A successful leader is not expected to do it all on his own. He is expected to delegate responsibility and to be able to take counsel. Indeed, success is often achieved as a result of the leader’s ability and willingness to take advice.
The responsible exercising of leadership then includes the ability to take counsel, discern which counsel is appropriate to the issue and which is not, to construct a choice, and then to make a decision on the issue.
Good leaders may have an array of advisors of varying knowledge, experience and capacity who are able to advise on the many different parameters involved in the choice the leader has to make. It does not serve the leader to be surrounded by a group of “yes-men.” It will serve the leader and the community he is leading to have within the group of advisors people who may argue against his ideas, as well as those who are generally supportive of those ideas. The advisors respect the fact that it is the person in the role of leader who ultimately makes the final choice.
The Cuban missile crisis was an example of such leadership in action.
In 1963, President John F. Kennedy had to deal with an issue of significant international importance: the installation of nuclear missiles in Cuba by the Soviet Union. Cuba was “America’s backyard.” Had the installation been completed, nuclear missiles would have been within range and directly aimed towards many major cities in the United States.
During this critical time when the world seemed to flirt with the real possibility of nuclear war and self-destruction, President Kennedy was embroiled in meetings with his advisors, broaching the question of how best to respond to this crisis. His advisors ranged from military generals, civilian political advisors, to his brother Robert Kennedy, a staunch supporter of his brother’s policies.
The majority of advice JFK received believed the remedy to the problem was a first-strike against the missile sites in Cuba. The premise was to stand tough, show you mean business, and hope the enemy, like all bullies, backed down. This advice risked confrontation between two nations loaded to the teeth with nuclear weaponry. If the Soviet Union did not back down an all-out war between these two super-powers seemed an inevitability. The majority of Kennedy’s advisors, hot on the heels of the Second World War and the Korean War, believed passionately in firing the first shot over negotiated diplomacy. Such a decision they believed, would then give the military the power to take the matter into their hands, allowing them to prevent trauma from this form of aggression occurring again – in the way they knew how.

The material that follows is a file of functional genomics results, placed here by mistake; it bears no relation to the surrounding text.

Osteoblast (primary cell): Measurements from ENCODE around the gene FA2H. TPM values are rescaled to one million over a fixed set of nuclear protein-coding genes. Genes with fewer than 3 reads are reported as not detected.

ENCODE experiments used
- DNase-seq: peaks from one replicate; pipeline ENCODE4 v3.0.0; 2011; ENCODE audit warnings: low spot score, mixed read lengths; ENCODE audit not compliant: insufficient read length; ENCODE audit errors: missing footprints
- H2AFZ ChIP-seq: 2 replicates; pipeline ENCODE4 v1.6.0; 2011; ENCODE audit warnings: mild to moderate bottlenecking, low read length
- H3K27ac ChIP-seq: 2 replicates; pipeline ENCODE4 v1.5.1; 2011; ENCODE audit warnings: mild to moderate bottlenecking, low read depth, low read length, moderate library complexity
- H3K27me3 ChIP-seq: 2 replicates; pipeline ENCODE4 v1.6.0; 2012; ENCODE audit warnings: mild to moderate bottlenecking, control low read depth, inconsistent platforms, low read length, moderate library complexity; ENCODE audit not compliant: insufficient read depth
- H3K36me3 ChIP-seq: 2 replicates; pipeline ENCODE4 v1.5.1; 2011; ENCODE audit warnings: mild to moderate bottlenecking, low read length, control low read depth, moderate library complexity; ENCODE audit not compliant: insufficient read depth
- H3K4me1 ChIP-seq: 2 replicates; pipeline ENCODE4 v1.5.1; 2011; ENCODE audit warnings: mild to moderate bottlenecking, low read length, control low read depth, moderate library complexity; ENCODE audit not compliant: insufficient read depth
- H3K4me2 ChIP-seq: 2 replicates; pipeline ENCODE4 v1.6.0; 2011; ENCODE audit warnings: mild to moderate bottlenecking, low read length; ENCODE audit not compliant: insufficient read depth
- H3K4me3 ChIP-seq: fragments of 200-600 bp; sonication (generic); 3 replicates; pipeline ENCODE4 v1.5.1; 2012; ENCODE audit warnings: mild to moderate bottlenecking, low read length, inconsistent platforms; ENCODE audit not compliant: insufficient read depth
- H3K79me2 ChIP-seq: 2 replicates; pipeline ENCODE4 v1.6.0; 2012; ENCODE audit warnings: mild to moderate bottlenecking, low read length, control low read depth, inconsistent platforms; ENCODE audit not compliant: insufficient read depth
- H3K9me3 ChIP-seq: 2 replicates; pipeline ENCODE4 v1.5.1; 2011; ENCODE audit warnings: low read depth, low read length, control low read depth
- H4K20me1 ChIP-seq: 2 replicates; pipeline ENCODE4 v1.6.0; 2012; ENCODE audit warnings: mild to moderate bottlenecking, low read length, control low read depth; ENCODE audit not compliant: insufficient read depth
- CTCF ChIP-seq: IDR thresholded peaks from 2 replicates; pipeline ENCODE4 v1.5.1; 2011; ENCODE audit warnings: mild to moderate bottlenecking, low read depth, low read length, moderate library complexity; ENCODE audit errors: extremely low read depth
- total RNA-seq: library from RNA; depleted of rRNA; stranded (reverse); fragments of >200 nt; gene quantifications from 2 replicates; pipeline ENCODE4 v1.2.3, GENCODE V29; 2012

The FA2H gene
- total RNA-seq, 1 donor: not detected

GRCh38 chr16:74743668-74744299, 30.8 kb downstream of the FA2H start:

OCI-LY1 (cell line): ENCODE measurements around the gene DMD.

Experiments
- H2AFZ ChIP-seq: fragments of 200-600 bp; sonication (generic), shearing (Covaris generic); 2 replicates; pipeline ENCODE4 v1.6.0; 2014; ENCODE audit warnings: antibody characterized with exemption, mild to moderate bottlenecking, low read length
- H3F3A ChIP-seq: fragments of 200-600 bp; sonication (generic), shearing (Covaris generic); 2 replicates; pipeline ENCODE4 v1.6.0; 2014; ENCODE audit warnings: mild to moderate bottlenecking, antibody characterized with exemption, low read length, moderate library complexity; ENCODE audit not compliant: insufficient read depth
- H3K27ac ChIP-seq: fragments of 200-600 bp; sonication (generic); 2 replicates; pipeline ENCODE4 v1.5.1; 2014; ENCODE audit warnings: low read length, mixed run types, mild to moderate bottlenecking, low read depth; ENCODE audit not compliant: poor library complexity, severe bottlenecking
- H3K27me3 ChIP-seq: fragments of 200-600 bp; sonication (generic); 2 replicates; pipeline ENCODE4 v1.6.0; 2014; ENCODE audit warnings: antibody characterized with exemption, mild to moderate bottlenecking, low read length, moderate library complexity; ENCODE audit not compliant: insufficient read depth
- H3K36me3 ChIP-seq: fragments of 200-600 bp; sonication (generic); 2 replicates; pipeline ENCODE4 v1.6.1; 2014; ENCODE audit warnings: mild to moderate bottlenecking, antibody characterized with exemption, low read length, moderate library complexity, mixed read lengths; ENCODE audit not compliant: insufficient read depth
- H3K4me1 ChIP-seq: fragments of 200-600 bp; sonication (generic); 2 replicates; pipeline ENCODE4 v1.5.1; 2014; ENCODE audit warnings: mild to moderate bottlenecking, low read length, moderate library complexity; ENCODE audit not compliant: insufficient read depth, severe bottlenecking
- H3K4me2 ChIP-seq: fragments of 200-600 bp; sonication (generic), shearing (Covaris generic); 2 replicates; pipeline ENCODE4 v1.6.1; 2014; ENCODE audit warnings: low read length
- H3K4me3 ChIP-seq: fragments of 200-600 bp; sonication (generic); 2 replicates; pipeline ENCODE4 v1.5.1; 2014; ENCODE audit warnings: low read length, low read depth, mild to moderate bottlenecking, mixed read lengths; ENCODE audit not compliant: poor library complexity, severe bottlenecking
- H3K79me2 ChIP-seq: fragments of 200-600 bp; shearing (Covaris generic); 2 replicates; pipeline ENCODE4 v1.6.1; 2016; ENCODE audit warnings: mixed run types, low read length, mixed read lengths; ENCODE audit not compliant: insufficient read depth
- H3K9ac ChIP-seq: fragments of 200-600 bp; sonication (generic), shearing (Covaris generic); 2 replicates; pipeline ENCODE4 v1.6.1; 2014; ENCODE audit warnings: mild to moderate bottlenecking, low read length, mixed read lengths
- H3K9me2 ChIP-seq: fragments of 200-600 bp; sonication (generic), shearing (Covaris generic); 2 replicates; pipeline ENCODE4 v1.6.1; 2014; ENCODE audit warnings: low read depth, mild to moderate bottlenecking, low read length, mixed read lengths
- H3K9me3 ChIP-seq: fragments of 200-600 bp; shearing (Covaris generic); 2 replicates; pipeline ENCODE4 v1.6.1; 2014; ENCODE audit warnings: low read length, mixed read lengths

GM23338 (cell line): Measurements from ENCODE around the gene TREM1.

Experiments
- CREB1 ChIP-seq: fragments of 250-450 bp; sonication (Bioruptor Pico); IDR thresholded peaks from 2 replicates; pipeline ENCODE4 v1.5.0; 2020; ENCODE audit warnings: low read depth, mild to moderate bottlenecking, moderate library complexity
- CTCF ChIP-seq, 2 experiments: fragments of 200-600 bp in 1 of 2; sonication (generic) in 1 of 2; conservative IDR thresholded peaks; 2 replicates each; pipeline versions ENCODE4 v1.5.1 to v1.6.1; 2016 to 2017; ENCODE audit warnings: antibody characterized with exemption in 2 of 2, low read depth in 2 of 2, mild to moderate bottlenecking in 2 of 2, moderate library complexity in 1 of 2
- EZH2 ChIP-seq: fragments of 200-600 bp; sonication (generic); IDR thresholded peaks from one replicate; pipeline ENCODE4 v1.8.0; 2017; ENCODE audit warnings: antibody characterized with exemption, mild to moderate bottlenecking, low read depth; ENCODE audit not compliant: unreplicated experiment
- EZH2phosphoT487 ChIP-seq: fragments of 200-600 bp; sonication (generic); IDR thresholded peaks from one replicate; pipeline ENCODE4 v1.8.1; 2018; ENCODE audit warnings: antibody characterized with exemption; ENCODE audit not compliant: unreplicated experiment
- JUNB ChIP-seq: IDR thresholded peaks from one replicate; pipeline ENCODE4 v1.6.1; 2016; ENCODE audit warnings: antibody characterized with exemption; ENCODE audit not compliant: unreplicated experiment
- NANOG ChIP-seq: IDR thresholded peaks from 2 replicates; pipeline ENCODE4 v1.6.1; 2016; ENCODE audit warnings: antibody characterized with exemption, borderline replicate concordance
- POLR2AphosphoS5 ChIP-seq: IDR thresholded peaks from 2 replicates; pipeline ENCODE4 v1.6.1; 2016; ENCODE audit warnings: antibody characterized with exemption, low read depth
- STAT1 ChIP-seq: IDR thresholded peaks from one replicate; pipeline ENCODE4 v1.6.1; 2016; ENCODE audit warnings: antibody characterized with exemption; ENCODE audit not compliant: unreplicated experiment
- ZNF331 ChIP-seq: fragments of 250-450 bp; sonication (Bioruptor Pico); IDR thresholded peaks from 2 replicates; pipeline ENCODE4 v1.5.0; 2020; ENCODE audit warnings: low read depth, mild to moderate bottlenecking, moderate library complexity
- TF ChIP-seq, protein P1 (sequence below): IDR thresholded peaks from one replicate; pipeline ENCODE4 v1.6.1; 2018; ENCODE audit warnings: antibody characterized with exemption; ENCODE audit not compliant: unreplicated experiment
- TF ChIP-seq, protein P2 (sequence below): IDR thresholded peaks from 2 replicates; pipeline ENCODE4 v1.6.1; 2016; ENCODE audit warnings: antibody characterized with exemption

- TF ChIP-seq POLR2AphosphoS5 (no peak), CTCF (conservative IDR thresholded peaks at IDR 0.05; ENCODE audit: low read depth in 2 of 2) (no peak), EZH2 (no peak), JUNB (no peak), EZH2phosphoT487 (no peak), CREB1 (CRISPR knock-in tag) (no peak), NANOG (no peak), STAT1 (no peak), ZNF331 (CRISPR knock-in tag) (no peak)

President Kennedy heard this advice, disagreed with the risk involved in a first strike, listened to the few who advocated a diplomatic solution and chose a compromise solution: a naval blockade of Cuba. A military option would only be exercised if the Soviet Union’s ships carrying the nuclear weapons crossed the imposed military blockade. This put the onus upon the Soviet leaders and allowed them the time to consider their options. As well, the United States held a stance that clearly indicated their unwillingness to allow the Soviets to proceed with this form of aggression.
The choice Kennedy made reflected all of the counsel received and his own personal belief: hope and conviction in negotiated solution wherever and whenever possible.
We all possess leadership qualities. While none of us is John F. Kennedy each one of us possess the leadership skills JFK used during the thirteen days of the Cuban Missile Crisis. We all have the Presence and Leadership capable of making choices for our own well-being and welfare. (Read more on Leadership)
When we hold Authentic Self and exercise choices current and appropriate to the situation before us, we are present and therefore holding and sustaining Presence. In Authentic Self, we are better able to recognize the potential for old coping mechanisms to take over. Rather than give our authority solely over to these older ways of coping, we step back and take the time to consider them. That is, we acknowledge them as one of group of advisors we have among the many internal advisors we have in our employ, and we consider their form of coping as an option next to other forms of coping. (Read more on the Authentic Self); (Read more on internal advisors)
This is the Authentic Self experience – the natural leadership each of us was born with.
You have just read an excerpt from Pietro Abela’s forthcoming book, A Return to Consciousness
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